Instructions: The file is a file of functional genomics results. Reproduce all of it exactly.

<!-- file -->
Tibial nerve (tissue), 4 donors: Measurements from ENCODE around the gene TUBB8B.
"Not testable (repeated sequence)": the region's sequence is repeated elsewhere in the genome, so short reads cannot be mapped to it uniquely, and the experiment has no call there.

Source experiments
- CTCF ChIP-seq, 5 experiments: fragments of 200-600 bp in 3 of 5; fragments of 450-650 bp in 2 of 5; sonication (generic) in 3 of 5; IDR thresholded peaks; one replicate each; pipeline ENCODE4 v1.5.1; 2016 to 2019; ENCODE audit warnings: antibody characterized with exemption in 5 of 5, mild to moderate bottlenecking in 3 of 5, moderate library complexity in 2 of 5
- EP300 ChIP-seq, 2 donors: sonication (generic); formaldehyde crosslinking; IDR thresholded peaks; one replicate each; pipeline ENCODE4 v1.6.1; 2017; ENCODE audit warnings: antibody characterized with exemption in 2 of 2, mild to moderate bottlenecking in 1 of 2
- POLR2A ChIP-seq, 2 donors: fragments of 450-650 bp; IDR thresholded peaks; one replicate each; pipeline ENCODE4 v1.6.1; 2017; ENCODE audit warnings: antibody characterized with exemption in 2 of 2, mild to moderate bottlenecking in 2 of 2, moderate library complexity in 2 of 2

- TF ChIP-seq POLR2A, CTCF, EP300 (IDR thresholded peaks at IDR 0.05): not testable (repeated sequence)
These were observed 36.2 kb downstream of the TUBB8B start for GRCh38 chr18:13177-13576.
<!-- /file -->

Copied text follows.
Tibial nerve (tissue), 4 donors: Measurements from ENCODE around the gene TUBB8B.
"Not testable (repeated sequence)": the region's sequence is repeated elsewhere in the genome, so short reads cannot be mapped to it uniquely, and the experiment has no call there.

Source experiments
- CTCF ChIP-seq, 5 experiments: fragments of 200-600 bp in 3 of 5; fragments of 450-650 bp in 2 of 5; sonication (generic) in 3 of 5; IDR thresholded peaks; one replicate each; pipeline ENCODE4 v1.5.1; 2016 to 2019; ENCODE audit warnings: antibody characterized with exemption in 5 of 5, mild to moderate bottlenecking in 3 of 5, moderate library complexity in 2 of 5
- EP300 ChIP-seq, 2 donors: sonication (generic); formaldehyde crosslinking; IDR thresholded peaks; one replicate each; pipeline ENCODE4 v1.6.1; 2017; ENCODE audit warnings: antibody characterized with exemption in 2 of 2, mild to moderate bottlenecking in 1 of 2
- POLR2A ChIP-seq, 2 donors: fragments of 450-650 bp; IDR thresholded peaks; one replicate each; pipeline ENCODE4 v1.6.1; 2017; ENCODE audit warnings: antibody characterized with exemption in 2 of 2, mild to moderate bottlenecking in 2 of 2, moderate library complexity in 2 of 2

- TF ChIP-seq POLR2A, CTCF, EP300 (IDR thresholded peaks at IDR 0.05): not testable (repeated sequence)
These were observed 36.2 kb downstream of the TUBB8B start for GRCh38 chr18:13177-13576.